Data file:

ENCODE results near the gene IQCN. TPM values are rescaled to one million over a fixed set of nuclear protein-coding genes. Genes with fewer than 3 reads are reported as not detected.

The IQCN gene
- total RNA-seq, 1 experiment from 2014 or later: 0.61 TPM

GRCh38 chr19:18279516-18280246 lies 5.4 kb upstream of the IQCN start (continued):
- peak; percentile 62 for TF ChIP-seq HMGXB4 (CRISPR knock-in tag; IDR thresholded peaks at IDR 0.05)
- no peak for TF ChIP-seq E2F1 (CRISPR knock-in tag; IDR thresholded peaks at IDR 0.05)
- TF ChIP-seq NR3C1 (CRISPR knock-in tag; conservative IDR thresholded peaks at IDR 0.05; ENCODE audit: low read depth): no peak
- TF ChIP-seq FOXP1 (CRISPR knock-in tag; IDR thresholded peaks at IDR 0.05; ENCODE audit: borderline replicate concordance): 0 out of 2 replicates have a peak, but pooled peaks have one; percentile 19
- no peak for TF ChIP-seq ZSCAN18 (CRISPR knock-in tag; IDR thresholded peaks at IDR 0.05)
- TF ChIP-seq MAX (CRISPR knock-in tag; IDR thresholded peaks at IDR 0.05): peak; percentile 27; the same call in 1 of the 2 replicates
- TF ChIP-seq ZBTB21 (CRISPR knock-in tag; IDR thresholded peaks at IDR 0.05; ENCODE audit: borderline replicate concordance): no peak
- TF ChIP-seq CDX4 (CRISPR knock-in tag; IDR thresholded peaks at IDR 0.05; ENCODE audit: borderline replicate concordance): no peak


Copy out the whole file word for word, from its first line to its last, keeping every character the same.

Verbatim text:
ENCODE results near the gene IQCN. TPM values are rescaled to one million over a fixed set of nuclear protein-coding genes. Genes with fewer than 3 reads are reported as not detected.

The IQCN gene
- total RNA-seq, 1 experiment from 2014 or later: 0.61 TPM

GRCh38 chr19:18279516-18280246 lies 5.4 kb upstream of the IQCN start (continued):
- peak; percentile 62 for TF ChIP-seq HMGXB4 (CRISPR knock-in tag; IDR thresholded peaks at IDR 0.05)
- no peak for TF ChIP-seq E2F1 (CRISPR knock-in tag; IDR thresholded peaks at IDR 0.05)
- TF ChIP-seq NR3C1 (CRISPR knock-in tag; conservative IDR thresholded peaks at IDR 0.05; ENCODE audit: low read depth): no peak
- TF ChIP-seq FOXP1 (CRISPR knock-in tag; IDR thresholded peaks at IDR 0.05; ENCODE audit: borderline replicate concordance): 0 out of 2 replicates have a peak, but pooled peaks have one; percentile 19
- no peak for TF ChIP-seq ZSCAN18 (CRISPR knock-in tag; IDR thresholded peaks at IDR 0.05)
- TF ChIP-seq MAX (CRISPR knock-in tag; IDR thresholded peaks at IDR 0.05): peak; percentile 27; the same call in 1 of the 2 replicates
- TF ChIP-seq ZBTB21 (CRISPR knock-in tag; IDR thresholded peaks at IDR 0.05; ENCODE audit: borderline replicate concordance): no peak
- TF ChIP-seq CDX4 (CRISPR knock-in tag; IDR thresholded peaks at IDR 0.05; ENCODE audit: borderline replicate concordance): no peak